Honor to the Survivors: Learning from them

History. His Story.
Let me share some of His Story about living in Nazi concentration camps.

My eleven year old granddaughters and I recently attended a special event at the Strategic Air and Space Museum where a Holocaust survivor was to speak. The Museum had hosted a photography exhibit entitled "Portraits of Survival", with photos of survivors and brief comments about their life during that time and now. It was life-changing for all three of us.

The exhibit hosted over 57,000 visitors from around the world in the last 90 days. In reading comments left by those who experienced the show, I believe that they, too, had their lives altered in some way.

Survivors Of Warsaw Ghetto Uprising Immortalised In New Movie

Survivors Of Warsaw Ghetto Uprising Immortalised In New Movie
Following are some of the things I read and learned that touched mine.

  • "People should learn to be kind and find ways to support one another in this world." - A Survivor. What a truth we should all follow! If only we could love other people as our brothers and sisters. And know that "What affects one, affects all."
  • Fred's mother sent him outside the train station as she knew they were going to be sent to the camps. Fred was four. Can you imagine the feelings of the mother as she did this? Sending her child to the unknown because she knew the known?
  • "I can't hate anymore because I saw what hate did." - Joachim, an Auschwitz survivor. How can you hate people you don't even know anyway? I cannot understand this.
  • "We worked hard not to be a burden in this country, we left Europe with nothing." - Katherine, an Auschwitz survivor. This lady and her husband are successful business people in Omaha.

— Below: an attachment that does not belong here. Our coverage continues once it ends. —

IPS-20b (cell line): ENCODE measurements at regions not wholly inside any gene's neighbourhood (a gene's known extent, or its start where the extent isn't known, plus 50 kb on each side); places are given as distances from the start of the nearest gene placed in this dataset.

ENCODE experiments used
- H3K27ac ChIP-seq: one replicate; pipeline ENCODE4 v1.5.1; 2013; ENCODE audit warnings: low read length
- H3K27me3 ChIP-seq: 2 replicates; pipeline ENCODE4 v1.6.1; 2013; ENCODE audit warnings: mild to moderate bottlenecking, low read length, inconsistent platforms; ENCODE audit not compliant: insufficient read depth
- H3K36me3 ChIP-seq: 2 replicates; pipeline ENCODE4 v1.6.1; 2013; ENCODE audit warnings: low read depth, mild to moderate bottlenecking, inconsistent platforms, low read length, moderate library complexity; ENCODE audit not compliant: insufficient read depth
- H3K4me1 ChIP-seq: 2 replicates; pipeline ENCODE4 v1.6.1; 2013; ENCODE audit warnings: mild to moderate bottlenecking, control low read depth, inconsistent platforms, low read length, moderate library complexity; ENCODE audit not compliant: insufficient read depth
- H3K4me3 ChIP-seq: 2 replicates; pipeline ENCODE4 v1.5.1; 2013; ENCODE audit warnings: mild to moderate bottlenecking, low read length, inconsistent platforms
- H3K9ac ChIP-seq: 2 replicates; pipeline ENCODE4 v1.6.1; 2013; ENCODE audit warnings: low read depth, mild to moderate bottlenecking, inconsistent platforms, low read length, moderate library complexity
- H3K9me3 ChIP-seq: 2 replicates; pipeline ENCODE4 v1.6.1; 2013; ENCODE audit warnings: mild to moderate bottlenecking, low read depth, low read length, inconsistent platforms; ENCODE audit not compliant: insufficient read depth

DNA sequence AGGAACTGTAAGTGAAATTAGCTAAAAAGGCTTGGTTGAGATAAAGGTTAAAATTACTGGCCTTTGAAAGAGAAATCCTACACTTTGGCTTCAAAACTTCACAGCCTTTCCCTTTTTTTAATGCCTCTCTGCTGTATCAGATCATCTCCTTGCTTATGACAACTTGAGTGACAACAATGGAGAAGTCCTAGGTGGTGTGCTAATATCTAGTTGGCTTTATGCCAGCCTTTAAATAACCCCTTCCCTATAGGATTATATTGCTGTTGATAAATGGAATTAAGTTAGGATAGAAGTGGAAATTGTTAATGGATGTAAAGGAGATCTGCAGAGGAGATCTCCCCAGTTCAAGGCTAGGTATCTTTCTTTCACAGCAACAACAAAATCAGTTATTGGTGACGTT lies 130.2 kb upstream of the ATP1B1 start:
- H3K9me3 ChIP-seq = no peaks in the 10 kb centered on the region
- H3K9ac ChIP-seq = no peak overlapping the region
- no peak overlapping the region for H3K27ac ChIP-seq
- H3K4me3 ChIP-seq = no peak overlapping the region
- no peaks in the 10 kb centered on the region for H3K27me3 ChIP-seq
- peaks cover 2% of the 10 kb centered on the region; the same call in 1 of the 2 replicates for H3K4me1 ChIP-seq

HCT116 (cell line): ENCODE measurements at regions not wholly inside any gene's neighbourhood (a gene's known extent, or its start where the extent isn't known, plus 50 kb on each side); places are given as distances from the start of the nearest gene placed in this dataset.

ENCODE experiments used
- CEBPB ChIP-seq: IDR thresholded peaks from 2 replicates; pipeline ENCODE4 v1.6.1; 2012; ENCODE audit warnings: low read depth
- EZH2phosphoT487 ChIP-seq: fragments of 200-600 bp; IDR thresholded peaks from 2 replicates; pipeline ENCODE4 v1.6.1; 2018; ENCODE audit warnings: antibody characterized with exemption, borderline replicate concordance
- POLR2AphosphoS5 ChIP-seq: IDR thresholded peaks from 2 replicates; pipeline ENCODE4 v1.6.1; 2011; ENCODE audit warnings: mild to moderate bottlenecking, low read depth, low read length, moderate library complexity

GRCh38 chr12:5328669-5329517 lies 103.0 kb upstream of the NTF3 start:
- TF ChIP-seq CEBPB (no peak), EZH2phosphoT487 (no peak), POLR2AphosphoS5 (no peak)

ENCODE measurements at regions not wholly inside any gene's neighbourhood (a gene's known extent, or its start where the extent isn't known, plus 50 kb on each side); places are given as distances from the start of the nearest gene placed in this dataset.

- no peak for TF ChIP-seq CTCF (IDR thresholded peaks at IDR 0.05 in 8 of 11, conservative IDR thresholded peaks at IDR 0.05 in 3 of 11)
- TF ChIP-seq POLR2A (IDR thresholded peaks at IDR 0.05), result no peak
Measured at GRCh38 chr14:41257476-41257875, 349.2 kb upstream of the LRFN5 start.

• Bea shared that the first English words she learned where "gum" and "chocolate". "All we knew was that American always had it."
  • "I don't complain. I don't waste anything - somebody else does not have what we have." - Fred, World War II and Jewish survivor. If we could all be so grateful for whatever it is that we have.
And in another manner, I found out about... Irena Sendler
There recently was a death of a 98 year-old lady named Irena. During WWII, Irena, got permission to work in the Warsaw Ghetto as a Plumbing/Sewer specialist. She had an ulterior motive because being German she KNEW what the Nazi's plans were for the Jews. Irena smuggled infants out in the bottom of the tool box she carried and she carried in the back of her truck a burlap sack for larger kids. She also had a dog in the back that she trained to bark when the Nazi soldiers let her in and out of the ghetto. The soldiers of course wanted nothing to do with the dog and the barking covered the kids' and infants' noises...

She managed to smuggle out and save 2500 children. She was caught and the Nazi's broke both her legs, arms and beat her severely. Irena kept a record of the names of all the kids she smuggled out and kept them in a glass jar buried under a tree in her back yard. After the war, she tried to locate any parents that may have survived and reunited the family. Most had been gassed. The children she helped got placed into foster family homes or adopted.

What stories. The incredible stories of what happened, how people endured, coped and kept positive attitudes. What incredible insight that we can all learn from. From His Story.